Rules

The carbon of the carboxyl group (–COOH) is considered as carbon atom number

1. Identify the positions of the alkyl group(s) attached to the (longest) acid chain. For example, in a molecule,
the alkyl group is methyl (–CH3) and it is attached to carbon number

2. Name the branched alkyl group, followed by the name of the acid to which the alkyl group is attached. For example, in the case above (rule no.2):

  • the alkyl group is methyl;
  • it is attached to carbon number and
  • the acid to which it is attached is butanoic acid,CH3CH2CH2COOH
Therefore, the name of the compound is 2-methylbutanoic acid.
In case there occurs more than one alkyl groups in the compound the prefixes di(2), tri(3), tetra(4) etc (as it was the case in alkanes) may
be used. For, example in the compound
  • there are two methyl groups, one attached to carbon number 2 and the other to carbon number 3; and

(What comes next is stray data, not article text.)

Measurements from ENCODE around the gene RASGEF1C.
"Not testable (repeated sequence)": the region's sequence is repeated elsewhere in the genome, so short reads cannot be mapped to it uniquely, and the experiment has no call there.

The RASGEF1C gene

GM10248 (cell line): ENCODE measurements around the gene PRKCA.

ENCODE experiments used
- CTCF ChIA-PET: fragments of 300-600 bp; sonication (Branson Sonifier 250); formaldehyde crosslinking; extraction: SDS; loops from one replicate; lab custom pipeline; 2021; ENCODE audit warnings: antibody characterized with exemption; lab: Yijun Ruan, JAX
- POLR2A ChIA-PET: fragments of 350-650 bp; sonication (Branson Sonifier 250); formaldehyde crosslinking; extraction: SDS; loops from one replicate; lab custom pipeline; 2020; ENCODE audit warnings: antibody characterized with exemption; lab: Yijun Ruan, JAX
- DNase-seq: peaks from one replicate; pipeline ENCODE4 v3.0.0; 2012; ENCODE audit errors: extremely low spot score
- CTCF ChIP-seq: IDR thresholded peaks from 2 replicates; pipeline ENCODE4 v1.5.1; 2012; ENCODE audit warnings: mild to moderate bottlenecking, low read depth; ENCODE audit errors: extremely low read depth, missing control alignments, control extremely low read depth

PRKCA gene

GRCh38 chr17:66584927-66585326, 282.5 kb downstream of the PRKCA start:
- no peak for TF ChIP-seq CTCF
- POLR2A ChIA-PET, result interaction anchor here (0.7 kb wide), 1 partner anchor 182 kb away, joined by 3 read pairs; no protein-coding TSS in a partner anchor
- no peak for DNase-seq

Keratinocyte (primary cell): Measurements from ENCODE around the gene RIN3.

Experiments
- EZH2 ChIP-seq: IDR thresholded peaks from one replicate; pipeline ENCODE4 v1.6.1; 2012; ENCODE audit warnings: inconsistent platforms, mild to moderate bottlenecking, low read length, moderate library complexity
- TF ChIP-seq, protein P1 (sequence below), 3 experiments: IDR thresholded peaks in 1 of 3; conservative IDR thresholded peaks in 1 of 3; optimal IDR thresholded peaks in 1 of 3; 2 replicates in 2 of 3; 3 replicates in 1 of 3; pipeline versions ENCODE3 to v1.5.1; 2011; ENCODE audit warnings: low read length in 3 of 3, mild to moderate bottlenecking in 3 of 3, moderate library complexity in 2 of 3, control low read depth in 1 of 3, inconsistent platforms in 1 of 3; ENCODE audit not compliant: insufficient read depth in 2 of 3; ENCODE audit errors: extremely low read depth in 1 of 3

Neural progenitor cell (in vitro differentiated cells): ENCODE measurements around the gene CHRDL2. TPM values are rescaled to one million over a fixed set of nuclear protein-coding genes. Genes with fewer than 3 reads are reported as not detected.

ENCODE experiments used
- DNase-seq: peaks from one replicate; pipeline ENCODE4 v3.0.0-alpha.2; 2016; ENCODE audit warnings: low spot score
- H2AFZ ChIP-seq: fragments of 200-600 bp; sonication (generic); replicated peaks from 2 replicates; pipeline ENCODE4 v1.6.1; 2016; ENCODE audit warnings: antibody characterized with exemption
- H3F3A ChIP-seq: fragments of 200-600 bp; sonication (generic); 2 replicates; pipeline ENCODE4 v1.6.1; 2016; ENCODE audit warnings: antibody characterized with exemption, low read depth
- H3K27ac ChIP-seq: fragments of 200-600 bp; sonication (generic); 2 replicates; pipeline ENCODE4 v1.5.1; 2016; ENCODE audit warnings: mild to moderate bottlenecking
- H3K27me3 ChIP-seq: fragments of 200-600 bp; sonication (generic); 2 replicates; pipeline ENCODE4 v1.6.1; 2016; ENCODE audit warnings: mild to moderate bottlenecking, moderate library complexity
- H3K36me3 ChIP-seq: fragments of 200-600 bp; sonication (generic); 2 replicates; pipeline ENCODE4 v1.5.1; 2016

• they are both attached to butanoic acid chain.
Therefore, the name of the compound is 2,3-dimethylbutanoic acid.
Isomerism and nomenclature
Branching isomerism is found in this homologous series. Isomerism in carboxylic acids begins from butanoic acid, C3H7COOH.

The first three members of the series do not show isomerism because their hydrocarbon ends do not form branches. The following are the structures and names of the isomers of carboxylic acids up to five carbon atoms:

  • Butanoic acid, C3H7COOH or C3H7CO2H or CH3CH2CH2COOH
Isomers:
  • Pentanoic acid, C4H9COOH
Isomers

The Properties of Carboxylic Acids
Carboxylic acids are weak acids. They are slightly ionized in dilute solutions.
Like inorganic acids, their solutions contain H+ ions. The presence of H+ ions give the solutions acidic behaviour, that is, their solutions
affect indicators, just like the inorganic acids do.
Neutralization
Like inorganic acids, carboxylic acids react with metals, alkalis, carbonates, and hydrogen carbonates to form salts. For example:
Esterification

The reaction between carboxylic acids and alcohols is called esterification. The acids will react reversibly with alcohols to form